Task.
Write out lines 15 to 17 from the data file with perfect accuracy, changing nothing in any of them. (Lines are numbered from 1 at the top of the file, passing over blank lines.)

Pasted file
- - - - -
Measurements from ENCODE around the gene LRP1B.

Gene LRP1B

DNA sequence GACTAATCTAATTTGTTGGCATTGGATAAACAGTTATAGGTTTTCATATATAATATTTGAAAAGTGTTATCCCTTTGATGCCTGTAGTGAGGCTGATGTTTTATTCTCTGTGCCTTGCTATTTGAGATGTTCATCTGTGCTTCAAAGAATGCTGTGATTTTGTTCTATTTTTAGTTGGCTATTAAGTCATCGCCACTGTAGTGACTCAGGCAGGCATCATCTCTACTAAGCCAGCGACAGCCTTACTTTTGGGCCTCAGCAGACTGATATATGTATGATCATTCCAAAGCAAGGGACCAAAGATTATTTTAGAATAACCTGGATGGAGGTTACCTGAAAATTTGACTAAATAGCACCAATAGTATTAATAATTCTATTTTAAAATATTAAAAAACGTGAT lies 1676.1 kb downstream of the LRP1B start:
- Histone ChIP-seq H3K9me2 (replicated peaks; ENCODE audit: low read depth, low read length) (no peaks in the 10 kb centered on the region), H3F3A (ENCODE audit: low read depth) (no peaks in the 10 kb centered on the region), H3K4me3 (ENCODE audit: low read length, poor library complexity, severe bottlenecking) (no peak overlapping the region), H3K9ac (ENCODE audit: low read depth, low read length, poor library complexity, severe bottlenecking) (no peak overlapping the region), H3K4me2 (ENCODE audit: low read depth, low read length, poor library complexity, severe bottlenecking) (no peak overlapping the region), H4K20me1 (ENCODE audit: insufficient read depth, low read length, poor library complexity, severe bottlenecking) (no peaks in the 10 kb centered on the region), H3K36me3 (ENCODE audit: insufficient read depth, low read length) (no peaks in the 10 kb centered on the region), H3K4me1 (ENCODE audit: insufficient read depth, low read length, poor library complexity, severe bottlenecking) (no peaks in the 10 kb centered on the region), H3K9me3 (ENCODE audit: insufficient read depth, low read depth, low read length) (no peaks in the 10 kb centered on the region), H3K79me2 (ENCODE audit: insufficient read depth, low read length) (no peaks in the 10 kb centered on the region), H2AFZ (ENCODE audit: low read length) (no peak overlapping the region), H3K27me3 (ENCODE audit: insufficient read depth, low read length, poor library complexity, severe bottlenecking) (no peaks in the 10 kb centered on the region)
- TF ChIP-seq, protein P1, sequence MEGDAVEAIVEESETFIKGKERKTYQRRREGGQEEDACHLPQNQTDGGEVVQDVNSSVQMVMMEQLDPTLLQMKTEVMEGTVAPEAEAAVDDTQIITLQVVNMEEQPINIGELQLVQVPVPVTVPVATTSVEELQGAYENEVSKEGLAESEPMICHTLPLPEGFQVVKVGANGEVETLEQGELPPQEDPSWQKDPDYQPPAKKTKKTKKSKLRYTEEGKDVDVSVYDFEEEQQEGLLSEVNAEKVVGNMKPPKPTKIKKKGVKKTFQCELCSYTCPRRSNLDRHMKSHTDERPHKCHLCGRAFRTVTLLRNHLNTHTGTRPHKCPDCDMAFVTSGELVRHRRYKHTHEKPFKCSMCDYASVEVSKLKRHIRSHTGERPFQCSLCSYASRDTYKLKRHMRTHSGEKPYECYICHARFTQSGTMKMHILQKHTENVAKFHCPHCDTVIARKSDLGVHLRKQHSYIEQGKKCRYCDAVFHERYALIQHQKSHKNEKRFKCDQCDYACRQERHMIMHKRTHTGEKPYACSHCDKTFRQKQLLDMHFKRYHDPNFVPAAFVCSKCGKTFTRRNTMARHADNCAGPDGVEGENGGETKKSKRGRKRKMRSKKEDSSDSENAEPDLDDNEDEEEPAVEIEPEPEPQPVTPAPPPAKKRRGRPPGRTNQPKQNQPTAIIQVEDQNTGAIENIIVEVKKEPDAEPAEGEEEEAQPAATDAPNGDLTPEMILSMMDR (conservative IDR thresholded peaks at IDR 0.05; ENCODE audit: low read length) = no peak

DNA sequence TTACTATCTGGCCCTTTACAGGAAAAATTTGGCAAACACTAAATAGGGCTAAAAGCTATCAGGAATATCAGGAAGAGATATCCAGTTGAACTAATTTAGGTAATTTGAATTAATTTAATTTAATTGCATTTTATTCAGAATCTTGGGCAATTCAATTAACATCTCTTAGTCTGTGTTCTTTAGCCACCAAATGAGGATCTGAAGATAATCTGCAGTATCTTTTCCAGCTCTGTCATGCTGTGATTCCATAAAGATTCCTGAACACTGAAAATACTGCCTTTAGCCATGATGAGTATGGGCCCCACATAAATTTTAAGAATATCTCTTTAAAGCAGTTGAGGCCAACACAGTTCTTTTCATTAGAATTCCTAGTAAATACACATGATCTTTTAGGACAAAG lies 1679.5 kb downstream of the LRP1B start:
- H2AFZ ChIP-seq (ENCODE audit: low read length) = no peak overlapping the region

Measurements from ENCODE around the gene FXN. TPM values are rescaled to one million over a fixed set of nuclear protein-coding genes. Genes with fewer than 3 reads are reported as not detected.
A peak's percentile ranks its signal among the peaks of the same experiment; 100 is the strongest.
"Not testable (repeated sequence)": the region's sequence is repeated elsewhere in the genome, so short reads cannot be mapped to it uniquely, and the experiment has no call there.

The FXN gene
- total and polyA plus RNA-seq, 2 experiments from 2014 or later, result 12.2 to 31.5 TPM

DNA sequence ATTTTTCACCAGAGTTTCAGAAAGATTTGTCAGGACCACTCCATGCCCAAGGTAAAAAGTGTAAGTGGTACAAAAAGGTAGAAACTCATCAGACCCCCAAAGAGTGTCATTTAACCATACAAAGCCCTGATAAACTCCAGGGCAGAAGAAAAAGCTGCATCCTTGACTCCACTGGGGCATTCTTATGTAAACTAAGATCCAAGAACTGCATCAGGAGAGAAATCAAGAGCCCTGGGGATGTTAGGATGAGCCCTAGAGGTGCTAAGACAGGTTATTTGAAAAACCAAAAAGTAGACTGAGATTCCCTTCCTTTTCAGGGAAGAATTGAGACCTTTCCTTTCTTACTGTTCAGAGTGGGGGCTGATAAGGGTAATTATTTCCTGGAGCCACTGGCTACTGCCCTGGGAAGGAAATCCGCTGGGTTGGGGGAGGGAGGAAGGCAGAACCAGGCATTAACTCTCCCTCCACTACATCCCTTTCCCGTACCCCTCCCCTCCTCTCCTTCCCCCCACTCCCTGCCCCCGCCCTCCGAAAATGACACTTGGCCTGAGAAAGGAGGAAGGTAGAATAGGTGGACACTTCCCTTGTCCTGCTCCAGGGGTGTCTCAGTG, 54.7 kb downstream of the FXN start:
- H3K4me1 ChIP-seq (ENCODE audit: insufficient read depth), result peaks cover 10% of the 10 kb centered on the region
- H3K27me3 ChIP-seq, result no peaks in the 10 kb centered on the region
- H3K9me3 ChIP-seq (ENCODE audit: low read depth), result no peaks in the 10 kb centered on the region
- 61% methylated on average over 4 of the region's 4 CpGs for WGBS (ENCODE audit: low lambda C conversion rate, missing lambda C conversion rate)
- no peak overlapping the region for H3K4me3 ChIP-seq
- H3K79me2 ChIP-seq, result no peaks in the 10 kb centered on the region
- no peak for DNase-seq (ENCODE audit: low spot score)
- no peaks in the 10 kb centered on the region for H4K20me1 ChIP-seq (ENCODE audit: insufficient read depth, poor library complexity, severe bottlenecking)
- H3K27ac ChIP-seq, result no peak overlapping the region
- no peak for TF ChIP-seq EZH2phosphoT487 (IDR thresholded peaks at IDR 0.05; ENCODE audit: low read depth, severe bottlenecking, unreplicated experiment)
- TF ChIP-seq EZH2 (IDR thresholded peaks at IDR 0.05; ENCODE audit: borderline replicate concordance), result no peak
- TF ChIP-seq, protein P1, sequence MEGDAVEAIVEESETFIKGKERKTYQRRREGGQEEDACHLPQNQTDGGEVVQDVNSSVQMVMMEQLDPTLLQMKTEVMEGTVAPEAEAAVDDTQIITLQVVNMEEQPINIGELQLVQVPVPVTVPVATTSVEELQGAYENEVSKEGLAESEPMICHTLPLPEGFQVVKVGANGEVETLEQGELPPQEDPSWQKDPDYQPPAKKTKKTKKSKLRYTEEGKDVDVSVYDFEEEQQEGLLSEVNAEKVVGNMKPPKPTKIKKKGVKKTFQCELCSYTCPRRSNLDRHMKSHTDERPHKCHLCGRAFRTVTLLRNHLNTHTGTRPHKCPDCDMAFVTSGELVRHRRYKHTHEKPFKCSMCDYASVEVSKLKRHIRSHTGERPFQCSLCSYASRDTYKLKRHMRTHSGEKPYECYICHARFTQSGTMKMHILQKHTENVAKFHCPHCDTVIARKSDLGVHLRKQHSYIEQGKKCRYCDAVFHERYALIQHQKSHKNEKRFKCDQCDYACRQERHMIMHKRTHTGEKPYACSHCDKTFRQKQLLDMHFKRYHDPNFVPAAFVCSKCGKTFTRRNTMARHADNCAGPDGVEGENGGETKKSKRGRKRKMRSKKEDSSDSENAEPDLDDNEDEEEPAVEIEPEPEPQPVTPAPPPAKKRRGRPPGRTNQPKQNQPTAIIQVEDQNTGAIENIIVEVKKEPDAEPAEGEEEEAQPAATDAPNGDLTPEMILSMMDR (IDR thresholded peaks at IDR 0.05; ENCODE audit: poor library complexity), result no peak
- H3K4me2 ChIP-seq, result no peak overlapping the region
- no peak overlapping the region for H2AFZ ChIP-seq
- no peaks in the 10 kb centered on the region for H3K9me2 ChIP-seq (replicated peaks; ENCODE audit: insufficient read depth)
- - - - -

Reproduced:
- H3K27me3 ChIP-seq, result no peaks in the 10 kb centered on the region
- H3K9me3 ChIP-seq (ENCODE audit: low read depth), result no peaks in the 10 kb centered on the region
- 61% methylated on average over 4 of the region's 4 CpGs for WGBS (ENCODE audit: low lambda C conversion rate, missing lambda C conversion rate)